While nearly half of agents have reported a collapse in in-person business since the onset of the pandemic, life insurance companies across the industry have leapt headfirst into new digital technologies, tools and channels to compensate for the sharp drop in traditional methods of doing business. For example, embracing new technologies enabling real-time access to medical records and other forms of advanced data allow insurers to underwrite policies accurately even without face-to-face assessments or interactions. These advancements in the underwriting and distribution process are pivotal in future-proofing the industry, and in creating massive efficiencies at the same time.

The life insurance industry has always, by nature, been cautious in embracing technological change. But the pandemic has entirely removed the luxury of time from the equation. New technologies, new data sources and new approaches to automated underwriting that may have spent long periods in planning and testing are already live and gathering momentum. A transition to digital technology that prior to the pandemic could have spanned the next decade will now likely be complete in just a year or two.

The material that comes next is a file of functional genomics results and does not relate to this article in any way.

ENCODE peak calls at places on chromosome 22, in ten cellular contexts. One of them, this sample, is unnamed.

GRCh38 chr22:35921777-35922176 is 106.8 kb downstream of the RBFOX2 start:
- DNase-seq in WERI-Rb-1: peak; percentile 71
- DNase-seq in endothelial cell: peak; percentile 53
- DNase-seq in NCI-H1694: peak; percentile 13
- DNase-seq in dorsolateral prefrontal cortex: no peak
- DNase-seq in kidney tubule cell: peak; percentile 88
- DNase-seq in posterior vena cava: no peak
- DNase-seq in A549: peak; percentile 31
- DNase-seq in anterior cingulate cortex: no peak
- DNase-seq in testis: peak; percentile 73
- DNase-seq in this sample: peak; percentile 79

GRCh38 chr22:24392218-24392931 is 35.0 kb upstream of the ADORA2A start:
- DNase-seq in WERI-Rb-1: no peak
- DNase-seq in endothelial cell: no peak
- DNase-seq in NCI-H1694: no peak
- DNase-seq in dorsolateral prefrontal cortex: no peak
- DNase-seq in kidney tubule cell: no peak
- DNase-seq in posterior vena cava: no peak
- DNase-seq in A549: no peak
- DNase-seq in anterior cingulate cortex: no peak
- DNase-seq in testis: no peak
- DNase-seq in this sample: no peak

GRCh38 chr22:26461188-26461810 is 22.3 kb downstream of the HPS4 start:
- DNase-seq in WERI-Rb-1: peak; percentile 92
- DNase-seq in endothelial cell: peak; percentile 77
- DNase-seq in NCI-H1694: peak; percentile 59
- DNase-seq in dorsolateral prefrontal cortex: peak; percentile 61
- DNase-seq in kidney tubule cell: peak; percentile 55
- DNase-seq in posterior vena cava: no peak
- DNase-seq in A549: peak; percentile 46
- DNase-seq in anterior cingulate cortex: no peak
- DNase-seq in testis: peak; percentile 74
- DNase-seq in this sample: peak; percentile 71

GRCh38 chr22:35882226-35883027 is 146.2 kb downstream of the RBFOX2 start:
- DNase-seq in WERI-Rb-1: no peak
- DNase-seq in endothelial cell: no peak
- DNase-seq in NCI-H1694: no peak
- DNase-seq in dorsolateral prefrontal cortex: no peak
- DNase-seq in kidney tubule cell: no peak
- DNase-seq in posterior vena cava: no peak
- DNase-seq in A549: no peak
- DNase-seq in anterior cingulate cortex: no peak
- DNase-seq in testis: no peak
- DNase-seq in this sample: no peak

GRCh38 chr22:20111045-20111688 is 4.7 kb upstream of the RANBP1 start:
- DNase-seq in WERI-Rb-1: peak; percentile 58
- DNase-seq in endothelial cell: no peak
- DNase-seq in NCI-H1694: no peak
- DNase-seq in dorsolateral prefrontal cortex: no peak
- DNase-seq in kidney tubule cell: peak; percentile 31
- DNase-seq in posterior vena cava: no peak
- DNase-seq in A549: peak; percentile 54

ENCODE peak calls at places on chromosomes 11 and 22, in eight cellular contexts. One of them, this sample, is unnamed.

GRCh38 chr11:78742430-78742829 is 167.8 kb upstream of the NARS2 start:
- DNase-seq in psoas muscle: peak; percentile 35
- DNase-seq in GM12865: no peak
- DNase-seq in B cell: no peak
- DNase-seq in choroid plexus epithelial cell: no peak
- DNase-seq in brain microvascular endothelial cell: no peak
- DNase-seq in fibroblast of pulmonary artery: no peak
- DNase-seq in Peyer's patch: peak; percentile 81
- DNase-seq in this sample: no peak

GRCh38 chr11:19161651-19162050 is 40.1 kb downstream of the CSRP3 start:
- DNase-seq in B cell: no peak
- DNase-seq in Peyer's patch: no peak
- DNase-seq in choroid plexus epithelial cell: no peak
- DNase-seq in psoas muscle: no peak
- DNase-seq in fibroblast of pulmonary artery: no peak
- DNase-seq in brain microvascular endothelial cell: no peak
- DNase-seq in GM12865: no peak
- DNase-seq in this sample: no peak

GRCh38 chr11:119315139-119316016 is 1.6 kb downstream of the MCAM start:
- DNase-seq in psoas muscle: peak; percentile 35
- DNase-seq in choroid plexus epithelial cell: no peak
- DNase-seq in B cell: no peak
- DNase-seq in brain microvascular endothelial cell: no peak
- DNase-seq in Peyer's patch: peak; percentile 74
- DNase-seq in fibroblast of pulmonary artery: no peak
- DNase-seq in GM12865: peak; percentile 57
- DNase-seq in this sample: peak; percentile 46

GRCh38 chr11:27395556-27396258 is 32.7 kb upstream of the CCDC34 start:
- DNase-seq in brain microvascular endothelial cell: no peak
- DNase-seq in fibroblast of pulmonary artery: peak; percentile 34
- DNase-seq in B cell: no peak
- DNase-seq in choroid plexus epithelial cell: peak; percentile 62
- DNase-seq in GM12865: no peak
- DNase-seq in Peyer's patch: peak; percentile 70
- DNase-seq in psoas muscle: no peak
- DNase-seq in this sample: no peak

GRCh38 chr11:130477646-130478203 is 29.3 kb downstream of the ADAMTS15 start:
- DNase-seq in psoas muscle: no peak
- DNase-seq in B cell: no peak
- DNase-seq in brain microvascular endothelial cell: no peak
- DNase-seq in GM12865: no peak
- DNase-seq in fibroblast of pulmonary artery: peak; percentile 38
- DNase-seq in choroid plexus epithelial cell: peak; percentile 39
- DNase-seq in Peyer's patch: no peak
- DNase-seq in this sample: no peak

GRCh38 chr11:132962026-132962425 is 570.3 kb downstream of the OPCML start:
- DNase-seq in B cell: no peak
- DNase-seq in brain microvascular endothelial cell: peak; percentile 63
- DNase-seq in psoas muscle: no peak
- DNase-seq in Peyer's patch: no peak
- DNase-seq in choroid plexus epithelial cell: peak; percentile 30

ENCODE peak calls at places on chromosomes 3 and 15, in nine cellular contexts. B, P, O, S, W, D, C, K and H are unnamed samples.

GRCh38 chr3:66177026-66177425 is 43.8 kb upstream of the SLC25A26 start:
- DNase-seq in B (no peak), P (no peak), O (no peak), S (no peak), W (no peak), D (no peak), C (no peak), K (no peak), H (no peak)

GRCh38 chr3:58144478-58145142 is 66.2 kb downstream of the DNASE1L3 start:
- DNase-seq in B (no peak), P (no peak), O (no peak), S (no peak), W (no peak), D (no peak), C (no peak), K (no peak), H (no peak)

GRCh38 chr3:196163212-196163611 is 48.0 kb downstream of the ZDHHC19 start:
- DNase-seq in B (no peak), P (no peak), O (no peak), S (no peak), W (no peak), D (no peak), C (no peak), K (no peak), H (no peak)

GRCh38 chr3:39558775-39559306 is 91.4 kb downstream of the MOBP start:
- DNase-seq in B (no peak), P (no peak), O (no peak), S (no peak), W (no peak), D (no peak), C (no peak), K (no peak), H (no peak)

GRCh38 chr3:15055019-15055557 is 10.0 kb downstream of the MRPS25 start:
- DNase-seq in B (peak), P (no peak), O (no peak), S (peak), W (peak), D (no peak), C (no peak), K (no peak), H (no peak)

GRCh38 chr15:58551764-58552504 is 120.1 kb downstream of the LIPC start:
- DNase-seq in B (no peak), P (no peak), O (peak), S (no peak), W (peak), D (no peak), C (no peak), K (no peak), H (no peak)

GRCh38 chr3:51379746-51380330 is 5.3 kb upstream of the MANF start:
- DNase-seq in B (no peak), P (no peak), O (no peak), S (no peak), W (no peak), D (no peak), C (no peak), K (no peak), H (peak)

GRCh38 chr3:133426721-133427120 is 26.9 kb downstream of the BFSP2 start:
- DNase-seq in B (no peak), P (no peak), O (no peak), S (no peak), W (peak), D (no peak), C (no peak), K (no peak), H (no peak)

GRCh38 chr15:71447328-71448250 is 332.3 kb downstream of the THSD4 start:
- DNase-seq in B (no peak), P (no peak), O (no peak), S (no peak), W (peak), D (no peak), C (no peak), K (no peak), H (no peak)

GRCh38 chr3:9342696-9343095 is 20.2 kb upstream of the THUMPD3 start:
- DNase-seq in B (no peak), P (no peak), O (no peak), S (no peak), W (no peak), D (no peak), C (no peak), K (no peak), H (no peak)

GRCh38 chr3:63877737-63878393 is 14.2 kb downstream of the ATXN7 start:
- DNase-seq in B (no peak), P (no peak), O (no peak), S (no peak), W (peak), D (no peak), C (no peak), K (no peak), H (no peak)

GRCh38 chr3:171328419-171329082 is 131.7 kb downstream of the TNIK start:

This is no bad thing. If the industry is to take advantage of the new interest in life insurance among the young, as well as continue to service its traditional customer base in a more efficient and sustainable way, the sooner the better. The sector was already facing a challenge of modernization; COVID-19 is unlikely to change the future shape of life insurance.

What it does mean, though, is that the future is going to be here much earlier than expected. For those carriers keen to acquire first-mover advantage, the window of opportunity just became even narrower. The time to embrace new technology is now.

How Well Did Agents Cope With COVID?